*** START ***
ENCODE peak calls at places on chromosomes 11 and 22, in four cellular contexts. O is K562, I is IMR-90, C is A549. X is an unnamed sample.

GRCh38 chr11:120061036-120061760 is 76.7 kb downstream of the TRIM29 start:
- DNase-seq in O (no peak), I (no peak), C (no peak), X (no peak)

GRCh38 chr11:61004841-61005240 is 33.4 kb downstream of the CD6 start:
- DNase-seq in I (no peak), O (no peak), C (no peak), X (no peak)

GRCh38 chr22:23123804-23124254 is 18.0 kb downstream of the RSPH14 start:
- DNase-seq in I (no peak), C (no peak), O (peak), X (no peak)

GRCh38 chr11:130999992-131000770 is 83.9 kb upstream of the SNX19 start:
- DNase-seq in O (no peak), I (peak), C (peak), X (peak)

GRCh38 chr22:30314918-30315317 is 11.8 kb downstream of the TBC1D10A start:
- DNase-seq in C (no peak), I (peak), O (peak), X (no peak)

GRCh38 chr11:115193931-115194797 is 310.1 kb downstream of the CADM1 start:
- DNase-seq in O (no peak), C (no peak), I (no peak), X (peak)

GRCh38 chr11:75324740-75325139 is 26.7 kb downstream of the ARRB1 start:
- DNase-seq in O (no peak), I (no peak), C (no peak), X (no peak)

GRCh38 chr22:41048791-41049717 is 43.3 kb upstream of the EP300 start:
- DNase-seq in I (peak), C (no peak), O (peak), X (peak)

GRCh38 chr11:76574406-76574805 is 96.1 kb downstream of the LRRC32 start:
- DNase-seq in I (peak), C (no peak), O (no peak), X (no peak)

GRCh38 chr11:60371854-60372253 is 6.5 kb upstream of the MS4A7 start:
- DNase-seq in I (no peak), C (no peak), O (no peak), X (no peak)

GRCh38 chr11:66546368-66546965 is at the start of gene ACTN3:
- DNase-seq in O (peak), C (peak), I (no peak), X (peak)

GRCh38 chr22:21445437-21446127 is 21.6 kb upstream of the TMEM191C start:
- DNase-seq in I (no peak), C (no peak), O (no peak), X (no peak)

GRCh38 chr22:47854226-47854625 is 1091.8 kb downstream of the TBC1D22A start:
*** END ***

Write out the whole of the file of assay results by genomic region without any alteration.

ENCODE peak calls at places on chromosomes 11 and 22, in four cellular contexts. O is K562, I is IMR-90, C is A549. X is an unnamed sample.

GRCh38 chr11:120061036-120061760 is 76.7 kb downstream of the TRIM29 start:
- DNase-seq in O (no peak), I (no peak), C (no peak), X (no peak)

GRCh38 chr11:61004841-61005240 is 33.4 kb downstream of the CD6 start:
- DNase-seq in I (no peak), O (no peak), C (no peak), X (no peak)

GRCh38 chr22:23123804-23124254 is 18.0 kb downstream of the RSPH14 start:
- DNase-seq in I (no peak), C (no peak), O (peak), X (no peak)

GRCh38 chr11:130999992-131000770 is 83.9 kb upstream of the SNX19 start:
- DNase-seq in O (no peak), I (peak), C (peak), X (peak)

GRCh38 chr22:30314918-30315317 is 11.8 kb downstream of the TBC1D10A start:
- DNase-seq in C (no peak), I (peak), O (peak), X (no peak)

GRCh38 chr11:115193931-115194797 is 310.1 kb downstream of the CADM1 start:
- DNase-seq in O (no peak), C (no peak), I (no peak), X (peak)

GRCh38 chr11:75324740-75325139 is 26.7 kb downstream of the ARRB1 start:
- DNase-seq in O (no peak), I (no peak), C (no peak), X (no peak)

GRCh38 chr22:41048791-41049717 is 43.3 kb upstream of the EP300 start:
- DNase-seq in I (peak), C (no peak), O (peak), X (peak)

GRCh38 chr11:76574406-76574805 is 96.1 kb downstream of the LRRC32 start:
- DNase-seq in I (peak), C (no peak), O (no peak), X (no peak)

GRCh38 chr11:60371854-60372253 is 6.5 kb upstream of the MS4A7 start:
- DNase-seq in I (no peak), C (no peak), O (no peak), X (no peak)

GRCh38 chr11:66546368-66546965 is at the start of gene ACTN3:
- DNase-seq in O (peak), C (peak), I (no peak), X (peak)

GRCh38 chr22:21445437-21446127 is 21.6 kb upstream of the TMEM191C start:
- DNase-seq in I (no peak), C (no peak), O (no peak), X (no peak)

GRCh38 chr22:47854226-47854625 is 1091.8 kb downstream of the TBC1D22A start: